When the child's forehead, full of red torments,
Implores the white swarm of indistinct dreams,
There come near his bed two tall charming sisters
With slim fingers that have silvery nails.

They seat the child in front of a wide open
Window where the blue air bathes a mass of flowers
And in his heavy hair where the dew falls
Move their delicate, fearful and enticing fingers.
 
He listens to the singing of their apprehensive breath.
Which smells of long rosy plant honey
And which at times a hiss interrupts, saliva
Caught on the lip or desire for kisses.

He hears their black eyelashes beating in the perfumed
Silence; and their gentle electric fingers
Make in his half-drunken indolence the death of the little lice
Crackle under their royal nails.

Then the wine of Sloth rises in him,
The sigh of an harmonica which could bring on delirium;
The child feels, according to the slowness of the caresses
Surging in him and dying continuously a desire to cry.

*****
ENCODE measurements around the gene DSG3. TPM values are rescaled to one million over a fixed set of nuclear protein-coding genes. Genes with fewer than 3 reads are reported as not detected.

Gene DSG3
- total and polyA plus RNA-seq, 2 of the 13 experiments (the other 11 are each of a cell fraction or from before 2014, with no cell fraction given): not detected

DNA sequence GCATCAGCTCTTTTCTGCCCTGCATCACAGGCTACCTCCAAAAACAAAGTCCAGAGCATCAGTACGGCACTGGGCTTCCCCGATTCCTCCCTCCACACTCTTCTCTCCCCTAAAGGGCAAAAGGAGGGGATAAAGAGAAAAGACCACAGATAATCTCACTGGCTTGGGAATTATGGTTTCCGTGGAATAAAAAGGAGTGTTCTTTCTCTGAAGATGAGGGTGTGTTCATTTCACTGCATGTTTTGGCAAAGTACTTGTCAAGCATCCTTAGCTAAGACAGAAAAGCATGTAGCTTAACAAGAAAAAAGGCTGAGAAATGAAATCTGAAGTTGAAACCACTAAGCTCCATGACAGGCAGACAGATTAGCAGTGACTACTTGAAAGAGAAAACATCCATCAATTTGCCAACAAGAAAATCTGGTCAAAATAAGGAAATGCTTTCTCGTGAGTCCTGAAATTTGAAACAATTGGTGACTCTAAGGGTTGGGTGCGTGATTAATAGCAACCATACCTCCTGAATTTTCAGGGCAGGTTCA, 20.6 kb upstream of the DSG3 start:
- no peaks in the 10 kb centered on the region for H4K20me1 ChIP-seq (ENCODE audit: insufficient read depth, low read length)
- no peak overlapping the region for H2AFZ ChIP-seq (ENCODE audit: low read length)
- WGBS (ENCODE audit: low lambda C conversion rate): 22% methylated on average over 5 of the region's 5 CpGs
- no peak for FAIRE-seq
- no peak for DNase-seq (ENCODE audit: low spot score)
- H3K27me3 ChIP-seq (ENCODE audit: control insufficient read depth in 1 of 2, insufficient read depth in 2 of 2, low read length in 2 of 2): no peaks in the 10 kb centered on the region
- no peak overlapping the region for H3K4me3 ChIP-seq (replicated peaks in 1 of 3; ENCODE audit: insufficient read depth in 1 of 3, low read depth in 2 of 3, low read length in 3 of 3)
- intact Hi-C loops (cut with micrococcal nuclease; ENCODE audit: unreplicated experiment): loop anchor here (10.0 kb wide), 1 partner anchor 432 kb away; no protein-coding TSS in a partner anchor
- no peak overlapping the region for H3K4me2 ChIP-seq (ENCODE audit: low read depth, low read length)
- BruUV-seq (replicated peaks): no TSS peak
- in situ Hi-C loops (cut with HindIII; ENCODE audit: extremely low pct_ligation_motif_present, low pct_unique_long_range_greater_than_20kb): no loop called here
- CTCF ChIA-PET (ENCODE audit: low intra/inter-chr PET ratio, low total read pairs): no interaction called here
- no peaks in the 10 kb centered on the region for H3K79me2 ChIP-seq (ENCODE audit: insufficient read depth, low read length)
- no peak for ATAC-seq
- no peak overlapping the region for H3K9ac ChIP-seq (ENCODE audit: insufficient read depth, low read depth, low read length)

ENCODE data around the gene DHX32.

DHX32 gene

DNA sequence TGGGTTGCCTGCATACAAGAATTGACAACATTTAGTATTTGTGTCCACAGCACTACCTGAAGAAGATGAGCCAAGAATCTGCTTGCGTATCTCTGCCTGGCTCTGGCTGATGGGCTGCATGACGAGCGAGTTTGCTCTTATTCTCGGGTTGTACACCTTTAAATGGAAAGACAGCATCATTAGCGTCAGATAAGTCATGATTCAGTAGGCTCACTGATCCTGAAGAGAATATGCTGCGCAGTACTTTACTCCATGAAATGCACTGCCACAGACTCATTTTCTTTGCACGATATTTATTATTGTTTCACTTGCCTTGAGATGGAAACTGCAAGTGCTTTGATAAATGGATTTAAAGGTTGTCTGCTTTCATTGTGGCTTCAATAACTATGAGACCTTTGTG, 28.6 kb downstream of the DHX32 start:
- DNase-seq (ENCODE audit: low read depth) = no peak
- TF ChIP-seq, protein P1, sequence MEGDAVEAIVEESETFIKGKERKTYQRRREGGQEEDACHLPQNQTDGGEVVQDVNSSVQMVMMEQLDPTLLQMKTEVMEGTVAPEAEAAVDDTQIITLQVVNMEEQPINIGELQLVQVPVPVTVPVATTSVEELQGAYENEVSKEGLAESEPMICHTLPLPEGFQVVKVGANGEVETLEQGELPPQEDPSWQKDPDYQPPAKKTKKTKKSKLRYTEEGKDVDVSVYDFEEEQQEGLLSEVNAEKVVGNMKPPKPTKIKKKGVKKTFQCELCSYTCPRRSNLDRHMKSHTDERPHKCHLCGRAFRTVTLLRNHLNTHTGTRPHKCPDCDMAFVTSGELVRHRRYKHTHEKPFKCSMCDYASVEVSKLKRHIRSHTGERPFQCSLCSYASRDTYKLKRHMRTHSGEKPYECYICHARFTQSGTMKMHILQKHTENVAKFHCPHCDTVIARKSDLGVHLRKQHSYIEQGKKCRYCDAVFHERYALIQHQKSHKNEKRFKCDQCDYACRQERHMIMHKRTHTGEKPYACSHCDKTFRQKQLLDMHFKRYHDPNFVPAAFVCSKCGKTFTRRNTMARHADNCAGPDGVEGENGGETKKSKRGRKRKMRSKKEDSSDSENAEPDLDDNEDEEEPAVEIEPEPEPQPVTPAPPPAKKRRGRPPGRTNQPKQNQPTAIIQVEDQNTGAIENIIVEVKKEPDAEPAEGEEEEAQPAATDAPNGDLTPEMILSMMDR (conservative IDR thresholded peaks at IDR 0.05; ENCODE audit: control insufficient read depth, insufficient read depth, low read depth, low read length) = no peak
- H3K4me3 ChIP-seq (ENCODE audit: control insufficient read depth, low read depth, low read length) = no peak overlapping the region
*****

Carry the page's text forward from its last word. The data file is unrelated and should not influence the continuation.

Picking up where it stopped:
• Arthur Rimbaud, "The Seekers of Lice" from Complete Works, Selected Letters. Copyright © 2005 by Arthur Rimbaud.  Reprinted by permission of The University of Chicago Press.

  • Source: Complete Works, Selected Letters (University of Chicago Press, 2005)

Poet Bio

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"Even people who don't particularly enjoy most forms of poetry can still find a poem that they enjoy AND be very good at reciting if they set their minds to it. What makes poetry so appealing is its ability to describe all sorts of different aspects of the human experience in a new and unique light. There is a poem out there for everyone. Even my dad...maybe."
Danielle Corbett
2016 NH POL Champion